For everyone involved in the sale of a home the final walk through can be a nerve wracking experience. Fresh damages or faulty repairs discovered at the walk through can undo months of hard work This is why a good final walk through checklist is so crucial.
We put together this comprehensive final walk through checklist to ensure that your final walk throughs go as smoothly as possible. If you’d rather download the checklist as a fillable spreadsheet, click here. Below the checklist, we’ll go over a set of best practices you need to know before your final walkthrough.
10-Step Final Walk Through Checklist
1. Agreed Upon Repairs
Make sure that all agreed upon repairs are completed professionally and thoroughly. If your seller agreed to make repairs to the home as a term of your closing make sure they are completed professional and thoroughly. If you are not well versed in construction, having a certified home inspector with you at the walk through might end up saving you thousands of dollars.
Of all the home systems, plumbing tends to have the highest rate of failure, and is also very expensive to fix. You should test the plumbing extensively during your walk through.
- Do all faucets still work?
- Does the hot water come on quickly enough?
- Let the water run for at least a minute. Is there any sputtering or rust colored water?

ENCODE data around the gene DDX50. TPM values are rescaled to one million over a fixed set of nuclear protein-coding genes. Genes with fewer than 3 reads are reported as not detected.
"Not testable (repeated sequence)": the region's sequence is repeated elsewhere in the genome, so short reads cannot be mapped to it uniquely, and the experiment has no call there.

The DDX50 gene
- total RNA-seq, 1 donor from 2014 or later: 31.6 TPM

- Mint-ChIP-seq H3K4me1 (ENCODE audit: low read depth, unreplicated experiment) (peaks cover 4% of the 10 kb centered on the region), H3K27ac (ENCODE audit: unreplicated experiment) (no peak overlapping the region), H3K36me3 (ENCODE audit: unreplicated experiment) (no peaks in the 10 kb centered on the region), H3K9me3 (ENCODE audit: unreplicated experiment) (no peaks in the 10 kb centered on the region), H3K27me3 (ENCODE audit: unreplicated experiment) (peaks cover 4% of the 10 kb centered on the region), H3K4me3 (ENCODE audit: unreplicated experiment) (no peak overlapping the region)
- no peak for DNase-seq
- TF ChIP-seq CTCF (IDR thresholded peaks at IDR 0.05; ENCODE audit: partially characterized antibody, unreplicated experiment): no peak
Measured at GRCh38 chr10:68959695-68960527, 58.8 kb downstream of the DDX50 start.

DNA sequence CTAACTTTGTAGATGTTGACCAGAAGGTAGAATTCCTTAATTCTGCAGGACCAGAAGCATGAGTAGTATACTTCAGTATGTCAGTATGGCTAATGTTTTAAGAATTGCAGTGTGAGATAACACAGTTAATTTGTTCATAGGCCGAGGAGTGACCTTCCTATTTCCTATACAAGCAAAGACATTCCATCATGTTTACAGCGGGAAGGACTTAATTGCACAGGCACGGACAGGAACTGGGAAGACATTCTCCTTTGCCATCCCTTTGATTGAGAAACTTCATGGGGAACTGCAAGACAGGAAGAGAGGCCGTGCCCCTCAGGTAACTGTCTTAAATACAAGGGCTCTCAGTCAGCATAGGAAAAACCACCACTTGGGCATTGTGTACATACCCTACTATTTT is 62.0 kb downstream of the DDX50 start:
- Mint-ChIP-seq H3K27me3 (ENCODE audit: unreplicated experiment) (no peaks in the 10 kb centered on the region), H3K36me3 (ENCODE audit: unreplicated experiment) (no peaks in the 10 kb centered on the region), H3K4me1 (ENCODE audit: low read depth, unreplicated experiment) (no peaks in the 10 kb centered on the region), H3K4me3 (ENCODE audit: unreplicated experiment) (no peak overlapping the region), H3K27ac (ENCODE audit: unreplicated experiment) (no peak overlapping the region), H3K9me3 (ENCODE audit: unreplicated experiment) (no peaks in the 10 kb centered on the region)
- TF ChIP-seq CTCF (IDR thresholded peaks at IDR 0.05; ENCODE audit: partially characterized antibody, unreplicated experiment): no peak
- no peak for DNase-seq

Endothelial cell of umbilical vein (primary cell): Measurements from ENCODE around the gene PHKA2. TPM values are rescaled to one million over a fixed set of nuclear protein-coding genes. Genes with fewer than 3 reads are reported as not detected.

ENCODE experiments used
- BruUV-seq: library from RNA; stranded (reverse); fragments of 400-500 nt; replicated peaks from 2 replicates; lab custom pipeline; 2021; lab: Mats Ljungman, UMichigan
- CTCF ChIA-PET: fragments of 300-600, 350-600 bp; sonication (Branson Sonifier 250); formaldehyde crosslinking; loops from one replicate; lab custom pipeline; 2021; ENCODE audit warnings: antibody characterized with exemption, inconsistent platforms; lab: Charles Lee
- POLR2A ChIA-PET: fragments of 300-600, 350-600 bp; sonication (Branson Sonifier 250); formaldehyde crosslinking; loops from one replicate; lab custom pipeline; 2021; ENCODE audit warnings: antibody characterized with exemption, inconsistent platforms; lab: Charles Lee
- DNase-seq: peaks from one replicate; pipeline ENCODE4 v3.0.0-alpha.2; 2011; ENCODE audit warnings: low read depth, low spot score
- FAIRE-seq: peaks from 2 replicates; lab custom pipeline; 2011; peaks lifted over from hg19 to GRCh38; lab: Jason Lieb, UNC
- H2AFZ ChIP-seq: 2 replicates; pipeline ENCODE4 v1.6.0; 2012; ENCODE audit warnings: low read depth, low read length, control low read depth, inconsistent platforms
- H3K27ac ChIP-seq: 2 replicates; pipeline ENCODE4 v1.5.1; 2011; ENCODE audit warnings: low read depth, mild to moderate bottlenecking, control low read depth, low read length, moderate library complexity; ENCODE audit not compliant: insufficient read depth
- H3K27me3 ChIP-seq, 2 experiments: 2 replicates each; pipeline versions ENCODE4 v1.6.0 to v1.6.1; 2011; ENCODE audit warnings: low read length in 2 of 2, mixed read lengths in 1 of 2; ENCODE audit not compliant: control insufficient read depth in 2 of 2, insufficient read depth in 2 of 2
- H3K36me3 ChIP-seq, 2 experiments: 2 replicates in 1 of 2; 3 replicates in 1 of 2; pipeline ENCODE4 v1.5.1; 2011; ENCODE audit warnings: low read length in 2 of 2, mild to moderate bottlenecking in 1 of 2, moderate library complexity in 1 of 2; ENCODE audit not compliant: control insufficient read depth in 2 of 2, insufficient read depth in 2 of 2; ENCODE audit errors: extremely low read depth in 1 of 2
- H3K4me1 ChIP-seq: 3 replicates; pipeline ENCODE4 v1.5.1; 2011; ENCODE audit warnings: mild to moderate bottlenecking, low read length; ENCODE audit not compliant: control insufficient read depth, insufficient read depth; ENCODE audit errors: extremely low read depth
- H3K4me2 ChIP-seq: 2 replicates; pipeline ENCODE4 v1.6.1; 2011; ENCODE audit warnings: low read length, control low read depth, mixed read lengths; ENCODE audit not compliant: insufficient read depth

- Run the hot water for at least 5 minutes. Does it stay hot? Rapid changes between hot and cold? Sputtering?
- Do the faucets still drip when shut off? For how long?
- Check the pipes under the sinks for new leaks
- Check the hot water heater and any exposed pipes in the basement for leaks after running the water for 5 minutes
- Check the toilets. Do they flush quickly? Don’t worry about “running” toilets as they can be fixed with a $17 kit.
- Partially fill the sinks and bathtub and let them drain. Do they drain quickly? Check under the sinks after draining to check for leaks.
- Make sure they’re still there! This may sound silly, but the homeowner or their movers may have decided to take a nice dishwasher or washing machine and swapped them out at the last minute. If the home was vacant, thieves could have broken in and stolen them. You should have a list of appliances and brands/model numbers to check against.
- Make sure they still work. Run the dishwasher and washing machine. Do they still work? Are they making loud noises or shuddering more than they were at inspection? Do the doors shut properly?
- Check for leaks. If you can, check for leaks behind the appliance where they are connected to the plumbing. Are there puddles of water around the appliance?
- Make sure they are in good condition and clean. Accidents happen when people are moving. Are there any new scratches or gouges on the front of the appliances?
- Check all burners on the stove and see if the oven still works
- Test the range hood exhaust fan
- Test the garbage disposal
4. HVAC Systems
- Turn on heat and AC and make sure all registers blow hot/cold air